At The House Next Door, Ed Gonzalez is not fond of "Flags of Our Fathers":

The stink of Crash hovers over Flags of Our Fathers. A dramatization of James Bradley and Ron Powers‘s bestseller about the truth behind the raising of the flag at Iwo Jima, the film is confirmation of Paul Haggis‘s predilection for exploitation and easy sentimentality. Million Dollar Baby, a good film, suffered from Haggis’s unmistakable lower-class condescension (fans of the film stumble when trying to rationalize the Fitzgerald Family Traveling Circus), and Flags of Our Fathers, adapted for the screen by Haggis and William Broyles Jr., uses a very real, largely unknown controversy as a jumping off point for a trite homily on how wars are sold to the American public. (Some will look for parallels to current events, except that would be giving the film the benefit of the doubt.) If Clint Eastwood‘s personality barely shines through it’s because Haggis’s cartoon politics strongarm the director’s vision.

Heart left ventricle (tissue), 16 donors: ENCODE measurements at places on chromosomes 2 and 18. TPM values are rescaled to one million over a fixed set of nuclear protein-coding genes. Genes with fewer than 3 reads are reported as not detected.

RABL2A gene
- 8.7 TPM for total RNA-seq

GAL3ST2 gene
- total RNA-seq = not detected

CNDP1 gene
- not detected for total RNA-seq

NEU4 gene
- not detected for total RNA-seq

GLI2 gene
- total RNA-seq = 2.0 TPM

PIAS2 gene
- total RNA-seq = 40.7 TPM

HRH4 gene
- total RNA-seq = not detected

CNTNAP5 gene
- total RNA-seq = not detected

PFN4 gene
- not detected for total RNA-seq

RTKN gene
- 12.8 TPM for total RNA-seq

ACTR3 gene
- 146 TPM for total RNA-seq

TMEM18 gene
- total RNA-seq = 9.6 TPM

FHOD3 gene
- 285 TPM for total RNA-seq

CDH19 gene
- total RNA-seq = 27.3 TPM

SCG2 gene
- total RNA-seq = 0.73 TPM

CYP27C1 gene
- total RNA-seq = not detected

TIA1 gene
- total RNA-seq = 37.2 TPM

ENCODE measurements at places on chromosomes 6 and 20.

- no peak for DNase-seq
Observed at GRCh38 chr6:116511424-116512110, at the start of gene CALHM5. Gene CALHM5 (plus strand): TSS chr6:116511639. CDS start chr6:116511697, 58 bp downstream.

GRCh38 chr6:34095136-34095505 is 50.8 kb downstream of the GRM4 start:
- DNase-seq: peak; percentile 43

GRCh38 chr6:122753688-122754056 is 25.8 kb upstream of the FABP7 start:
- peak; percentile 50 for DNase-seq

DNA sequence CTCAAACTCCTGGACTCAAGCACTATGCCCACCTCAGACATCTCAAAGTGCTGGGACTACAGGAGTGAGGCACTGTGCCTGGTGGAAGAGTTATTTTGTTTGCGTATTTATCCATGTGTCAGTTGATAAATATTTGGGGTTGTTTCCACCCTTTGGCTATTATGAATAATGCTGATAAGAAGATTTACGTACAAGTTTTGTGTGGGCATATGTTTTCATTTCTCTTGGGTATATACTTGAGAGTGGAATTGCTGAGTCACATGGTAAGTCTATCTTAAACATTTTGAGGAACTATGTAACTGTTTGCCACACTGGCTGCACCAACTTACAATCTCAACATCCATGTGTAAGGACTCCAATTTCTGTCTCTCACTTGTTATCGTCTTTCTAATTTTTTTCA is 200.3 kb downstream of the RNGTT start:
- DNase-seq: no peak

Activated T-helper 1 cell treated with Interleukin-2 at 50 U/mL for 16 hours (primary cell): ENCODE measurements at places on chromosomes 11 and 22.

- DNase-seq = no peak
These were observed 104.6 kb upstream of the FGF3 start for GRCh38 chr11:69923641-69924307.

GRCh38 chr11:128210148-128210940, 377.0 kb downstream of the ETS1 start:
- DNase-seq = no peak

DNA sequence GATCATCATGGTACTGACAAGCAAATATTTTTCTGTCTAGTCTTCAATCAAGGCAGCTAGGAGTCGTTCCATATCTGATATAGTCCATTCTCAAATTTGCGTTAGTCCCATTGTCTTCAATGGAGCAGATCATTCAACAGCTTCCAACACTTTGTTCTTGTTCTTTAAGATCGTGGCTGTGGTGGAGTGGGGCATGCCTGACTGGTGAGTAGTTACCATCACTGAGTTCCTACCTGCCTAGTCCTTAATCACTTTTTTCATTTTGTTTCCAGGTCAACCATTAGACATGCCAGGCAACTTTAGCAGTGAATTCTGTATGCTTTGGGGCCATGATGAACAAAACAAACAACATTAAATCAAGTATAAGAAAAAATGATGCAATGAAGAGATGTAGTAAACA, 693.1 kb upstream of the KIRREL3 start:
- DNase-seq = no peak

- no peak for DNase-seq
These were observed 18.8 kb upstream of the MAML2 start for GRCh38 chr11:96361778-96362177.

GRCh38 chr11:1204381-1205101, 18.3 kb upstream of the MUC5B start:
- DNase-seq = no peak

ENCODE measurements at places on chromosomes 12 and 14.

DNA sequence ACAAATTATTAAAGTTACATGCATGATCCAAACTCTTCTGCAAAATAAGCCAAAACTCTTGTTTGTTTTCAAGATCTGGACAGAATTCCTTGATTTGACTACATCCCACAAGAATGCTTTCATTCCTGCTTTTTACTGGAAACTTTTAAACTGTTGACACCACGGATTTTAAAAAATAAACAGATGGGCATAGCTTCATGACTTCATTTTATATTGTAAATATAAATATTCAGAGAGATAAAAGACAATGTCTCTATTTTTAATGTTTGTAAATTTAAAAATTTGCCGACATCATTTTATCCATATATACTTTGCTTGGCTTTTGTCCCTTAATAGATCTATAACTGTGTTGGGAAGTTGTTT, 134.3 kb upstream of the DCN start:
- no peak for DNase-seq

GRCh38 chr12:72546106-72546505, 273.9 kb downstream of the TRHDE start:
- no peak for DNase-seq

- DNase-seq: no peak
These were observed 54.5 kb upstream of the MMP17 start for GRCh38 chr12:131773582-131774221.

Finally, thanks to Dennis Lim of (well, at the time) the Village Voice for tossing in a mention of us in his "Best local movie blog" entry (even if the title ultimately goes to in this week’s issue.

+ Baron Cohen lined up for Burton’s Sweeney Todd (Guardian)
+ Kazakhs Beckon Borat (E! Online)
+ John Cusack Is Brand Hauser (Empire)
+ Focus sides with Yago’s ‘Underdog’ (Hollywood Reporter)
+ THE FORMULA (New Yorker)
+ October 18, 2006 (The Hot Button)
+ Moving pictures (Hollywood Reporter)
+ An American in North Korea, Pledging Allegiance to the Great Leader (NY Times)
+ Laying it on Thick: Clint Eastwood’s Flags of Our Fathers (The House Next Door)